Simple, low-cost, low-tech brain training

We’re all looking for ways to boost our brain power. And fortunately, there are plenty of simple, low-cost, low-tech ways to help sharpen cognition.

“Low-tech, mentally stimulating activities, especially ones that are challenging, help our brains create new connections. The more connections we have, the more paths our brain has to get information to where it needs to go. This can help with improving cognition overall or in specific areas, depending on the activity,” says Dr. Joel Salinas, a behavioral neurologist and faculty member of the Harvard Center for Population and Development Studies.

Low-tech brain training activities to try

Mentally stimulating activities make you do a little cognitive light lifting: they require some work to process or produce information. These kinds of activities can include any of the following.

  • Learning a language. Bilingual people have greater mental flexibility and agility, and may have some protection from the risk of developing dementia, compared to people who speak one language. Learning a second language later in life may even delay cognitive decline. To get started, listen to language recordings, take an online class, or download an app such as Babbel or Duolingo.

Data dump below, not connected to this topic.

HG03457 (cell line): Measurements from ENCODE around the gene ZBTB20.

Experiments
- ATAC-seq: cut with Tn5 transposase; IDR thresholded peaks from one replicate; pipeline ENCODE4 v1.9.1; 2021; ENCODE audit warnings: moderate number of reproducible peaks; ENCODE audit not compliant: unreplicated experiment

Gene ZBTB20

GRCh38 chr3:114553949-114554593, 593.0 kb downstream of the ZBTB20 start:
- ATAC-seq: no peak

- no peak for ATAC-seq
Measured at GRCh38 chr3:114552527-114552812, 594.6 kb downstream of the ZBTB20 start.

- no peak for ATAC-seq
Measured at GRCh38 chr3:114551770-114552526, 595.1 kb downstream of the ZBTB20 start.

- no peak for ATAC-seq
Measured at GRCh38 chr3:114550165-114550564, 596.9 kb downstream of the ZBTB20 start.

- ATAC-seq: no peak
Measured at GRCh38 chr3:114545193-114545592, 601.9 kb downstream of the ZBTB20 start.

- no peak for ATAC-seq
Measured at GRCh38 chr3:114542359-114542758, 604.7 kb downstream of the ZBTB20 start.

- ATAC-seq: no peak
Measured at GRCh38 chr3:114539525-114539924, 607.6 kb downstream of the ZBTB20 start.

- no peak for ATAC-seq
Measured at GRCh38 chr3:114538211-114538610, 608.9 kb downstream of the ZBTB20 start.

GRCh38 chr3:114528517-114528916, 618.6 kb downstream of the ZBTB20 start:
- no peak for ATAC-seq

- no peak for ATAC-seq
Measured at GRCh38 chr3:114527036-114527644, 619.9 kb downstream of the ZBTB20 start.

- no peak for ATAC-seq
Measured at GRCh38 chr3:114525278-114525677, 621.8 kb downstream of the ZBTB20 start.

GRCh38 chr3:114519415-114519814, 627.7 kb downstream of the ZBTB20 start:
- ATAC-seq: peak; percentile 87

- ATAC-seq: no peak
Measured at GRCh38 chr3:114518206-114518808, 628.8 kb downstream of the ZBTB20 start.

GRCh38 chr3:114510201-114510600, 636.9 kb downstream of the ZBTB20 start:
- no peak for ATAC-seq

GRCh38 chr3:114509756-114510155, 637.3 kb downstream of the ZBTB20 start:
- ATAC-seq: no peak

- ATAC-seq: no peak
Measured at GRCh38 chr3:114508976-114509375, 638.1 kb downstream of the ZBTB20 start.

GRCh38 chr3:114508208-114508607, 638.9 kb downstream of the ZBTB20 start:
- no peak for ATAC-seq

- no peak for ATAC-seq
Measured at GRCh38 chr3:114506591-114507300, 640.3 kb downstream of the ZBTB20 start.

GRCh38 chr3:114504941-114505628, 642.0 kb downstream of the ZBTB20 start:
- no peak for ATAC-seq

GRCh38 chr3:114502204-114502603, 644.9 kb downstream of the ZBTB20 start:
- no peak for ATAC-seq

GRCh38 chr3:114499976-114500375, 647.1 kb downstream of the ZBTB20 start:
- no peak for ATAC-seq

• Listening to or making music. Music can activate almost all regions of the brain, including those involved with emotion, memory, and physical movement. Get in on this benefit by listening to new kinds of music, or by learning how to play an instrument. Check out playlists from other countries, or start learning to play an instrument by watching free videos on YouTube.
  • Playing card and board games. Games strengthen your ability to retrieve memories (if you play Trivial Pursuit, for example) or think strategically (if you play games like Monopoly or checkers). Playing card games is helpful because it requires you to use a number of mental skills at once: memory, visualization, and sequencing.
  • Traveling. Visiting a new place exposes you to sights and sounds that enhance brain plasticity, forming new connections in your brain. You might not be able to travel far during the pandemic, but simply exploring areas nearby may produce brain changes. Consider driving to a town you’ve never visited before, or going to an outdoor park with unfamiliar terrain (perhaps mountains or thick forests) to gain new perspectives.
  • Watching plays, films, concerts, or museum tours. Cultural activities stimulate the brain in many ways. While you may not be able to enjoy these activities indoors right now, it might be possible to see them outside or online. Choose something that requires a little effort to understand it, for example a Shakespearean play or a foreign film (try to figure out what the characters are saying without reading the subtitles). If you’re watching a concert, choose one with complex classical compositions. If you’re looking at an online museum exhibit, try to pick up on the details the artist used to convey a message.